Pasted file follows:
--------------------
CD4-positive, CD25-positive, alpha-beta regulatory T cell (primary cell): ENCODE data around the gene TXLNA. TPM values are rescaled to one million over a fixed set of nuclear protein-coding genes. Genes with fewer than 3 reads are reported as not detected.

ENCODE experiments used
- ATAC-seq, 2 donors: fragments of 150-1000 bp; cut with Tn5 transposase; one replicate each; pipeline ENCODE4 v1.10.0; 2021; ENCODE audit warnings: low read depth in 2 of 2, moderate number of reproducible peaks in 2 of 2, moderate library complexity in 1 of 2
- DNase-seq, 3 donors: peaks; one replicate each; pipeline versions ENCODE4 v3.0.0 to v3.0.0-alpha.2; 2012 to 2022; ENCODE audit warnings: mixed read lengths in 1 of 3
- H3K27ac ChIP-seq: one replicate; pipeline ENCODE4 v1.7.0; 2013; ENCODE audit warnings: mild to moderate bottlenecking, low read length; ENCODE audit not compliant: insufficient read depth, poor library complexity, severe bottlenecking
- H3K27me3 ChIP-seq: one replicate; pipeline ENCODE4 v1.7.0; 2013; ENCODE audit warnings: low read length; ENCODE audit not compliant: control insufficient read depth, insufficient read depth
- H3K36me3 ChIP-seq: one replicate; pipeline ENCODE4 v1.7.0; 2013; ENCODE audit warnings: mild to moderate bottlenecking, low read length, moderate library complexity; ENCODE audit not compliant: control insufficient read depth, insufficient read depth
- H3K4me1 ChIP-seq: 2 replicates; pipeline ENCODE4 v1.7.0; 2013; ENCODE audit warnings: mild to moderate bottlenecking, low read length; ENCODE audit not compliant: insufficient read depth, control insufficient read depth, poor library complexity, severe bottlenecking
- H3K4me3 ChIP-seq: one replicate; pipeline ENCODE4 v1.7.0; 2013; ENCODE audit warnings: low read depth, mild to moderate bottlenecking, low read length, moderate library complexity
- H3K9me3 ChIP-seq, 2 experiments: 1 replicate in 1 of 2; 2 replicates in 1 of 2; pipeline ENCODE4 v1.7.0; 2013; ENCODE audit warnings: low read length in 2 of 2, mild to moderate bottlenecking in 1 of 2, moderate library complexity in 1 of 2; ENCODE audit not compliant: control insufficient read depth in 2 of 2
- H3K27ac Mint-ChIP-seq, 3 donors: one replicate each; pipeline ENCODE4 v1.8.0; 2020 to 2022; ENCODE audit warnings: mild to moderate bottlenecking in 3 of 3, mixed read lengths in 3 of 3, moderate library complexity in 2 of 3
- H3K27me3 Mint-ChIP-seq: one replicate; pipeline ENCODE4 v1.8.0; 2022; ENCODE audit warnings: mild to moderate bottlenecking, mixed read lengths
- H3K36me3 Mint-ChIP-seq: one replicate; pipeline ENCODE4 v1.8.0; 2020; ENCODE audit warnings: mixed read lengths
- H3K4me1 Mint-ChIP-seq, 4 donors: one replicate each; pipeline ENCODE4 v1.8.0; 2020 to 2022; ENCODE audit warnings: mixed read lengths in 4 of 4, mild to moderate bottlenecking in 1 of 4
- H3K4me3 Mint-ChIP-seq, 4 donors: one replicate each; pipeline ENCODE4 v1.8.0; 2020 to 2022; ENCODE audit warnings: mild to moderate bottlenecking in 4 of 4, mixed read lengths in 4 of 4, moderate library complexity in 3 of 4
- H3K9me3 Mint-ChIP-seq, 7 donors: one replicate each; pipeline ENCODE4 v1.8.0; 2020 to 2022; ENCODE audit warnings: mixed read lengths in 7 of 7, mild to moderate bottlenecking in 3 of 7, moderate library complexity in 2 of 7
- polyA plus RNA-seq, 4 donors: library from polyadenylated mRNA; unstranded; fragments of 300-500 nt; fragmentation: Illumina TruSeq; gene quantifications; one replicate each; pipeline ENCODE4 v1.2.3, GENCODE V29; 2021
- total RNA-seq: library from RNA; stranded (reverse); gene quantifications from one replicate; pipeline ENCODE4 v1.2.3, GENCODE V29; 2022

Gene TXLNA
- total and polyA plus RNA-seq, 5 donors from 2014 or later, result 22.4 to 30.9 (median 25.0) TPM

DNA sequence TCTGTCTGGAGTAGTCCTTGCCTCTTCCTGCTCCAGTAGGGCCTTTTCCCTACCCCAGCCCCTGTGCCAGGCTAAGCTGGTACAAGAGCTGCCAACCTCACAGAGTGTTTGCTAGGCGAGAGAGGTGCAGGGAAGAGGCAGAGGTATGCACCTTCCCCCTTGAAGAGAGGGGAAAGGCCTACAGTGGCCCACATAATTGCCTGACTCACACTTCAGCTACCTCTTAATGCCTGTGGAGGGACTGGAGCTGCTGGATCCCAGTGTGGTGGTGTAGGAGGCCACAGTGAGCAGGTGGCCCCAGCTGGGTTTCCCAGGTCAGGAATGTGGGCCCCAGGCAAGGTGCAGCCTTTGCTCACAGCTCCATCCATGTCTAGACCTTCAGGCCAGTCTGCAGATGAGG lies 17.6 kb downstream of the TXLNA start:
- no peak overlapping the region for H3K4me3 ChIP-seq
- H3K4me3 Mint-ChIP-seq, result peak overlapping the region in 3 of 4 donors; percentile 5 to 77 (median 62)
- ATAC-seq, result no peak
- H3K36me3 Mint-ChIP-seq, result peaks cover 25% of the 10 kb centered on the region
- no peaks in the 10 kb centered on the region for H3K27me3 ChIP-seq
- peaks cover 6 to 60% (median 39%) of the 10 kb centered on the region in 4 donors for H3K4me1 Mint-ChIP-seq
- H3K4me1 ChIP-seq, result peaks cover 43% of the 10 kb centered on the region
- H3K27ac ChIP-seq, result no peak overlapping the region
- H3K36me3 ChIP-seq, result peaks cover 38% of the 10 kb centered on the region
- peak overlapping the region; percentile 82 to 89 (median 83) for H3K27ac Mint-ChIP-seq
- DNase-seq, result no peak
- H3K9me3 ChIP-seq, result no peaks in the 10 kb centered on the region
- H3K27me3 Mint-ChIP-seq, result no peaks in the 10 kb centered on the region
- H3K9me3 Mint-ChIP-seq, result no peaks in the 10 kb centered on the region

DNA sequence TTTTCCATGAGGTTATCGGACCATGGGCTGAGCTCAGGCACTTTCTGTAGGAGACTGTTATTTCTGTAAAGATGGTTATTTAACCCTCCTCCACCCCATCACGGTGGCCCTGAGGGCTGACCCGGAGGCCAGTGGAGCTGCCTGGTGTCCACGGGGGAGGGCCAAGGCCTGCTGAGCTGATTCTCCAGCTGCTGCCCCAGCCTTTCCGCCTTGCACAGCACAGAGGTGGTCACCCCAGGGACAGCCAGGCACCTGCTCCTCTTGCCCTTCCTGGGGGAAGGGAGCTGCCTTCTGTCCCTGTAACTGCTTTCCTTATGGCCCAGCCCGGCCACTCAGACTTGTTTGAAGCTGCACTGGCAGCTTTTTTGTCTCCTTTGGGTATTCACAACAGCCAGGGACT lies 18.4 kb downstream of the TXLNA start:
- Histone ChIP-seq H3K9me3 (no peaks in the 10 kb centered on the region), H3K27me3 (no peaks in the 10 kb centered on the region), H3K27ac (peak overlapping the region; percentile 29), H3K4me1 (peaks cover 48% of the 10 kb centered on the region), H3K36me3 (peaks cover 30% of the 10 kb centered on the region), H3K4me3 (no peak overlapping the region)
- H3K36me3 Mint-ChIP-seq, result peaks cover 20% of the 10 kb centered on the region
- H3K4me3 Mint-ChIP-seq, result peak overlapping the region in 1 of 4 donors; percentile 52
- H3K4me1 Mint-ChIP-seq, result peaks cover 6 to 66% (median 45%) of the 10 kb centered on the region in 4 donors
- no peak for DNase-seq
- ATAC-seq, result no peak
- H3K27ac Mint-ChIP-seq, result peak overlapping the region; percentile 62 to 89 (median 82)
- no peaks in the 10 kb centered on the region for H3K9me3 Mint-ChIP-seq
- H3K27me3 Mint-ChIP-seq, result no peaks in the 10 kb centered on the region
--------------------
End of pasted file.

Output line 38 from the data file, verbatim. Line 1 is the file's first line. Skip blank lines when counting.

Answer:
- H3K36me3 Mint-ChIP-seq, result peaks cover 20% of the 10 kb centered on the region